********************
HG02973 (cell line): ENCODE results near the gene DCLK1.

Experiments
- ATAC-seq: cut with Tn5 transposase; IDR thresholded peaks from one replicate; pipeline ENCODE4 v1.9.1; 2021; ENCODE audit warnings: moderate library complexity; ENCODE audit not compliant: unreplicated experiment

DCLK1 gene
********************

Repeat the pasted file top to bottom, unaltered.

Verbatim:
HG02973 (cell line): ENCODE results near the gene DCLK1.

Experiments
- ATAC-seq: cut with Tn5 transposase; IDR thresholded peaks from one replicate; pipeline ENCODE4 v1.9.1; 2021; ENCODE audit warnings: moderate library complexity; ENCODE audit not compliant: unreplicated experiment

DCLK1 gene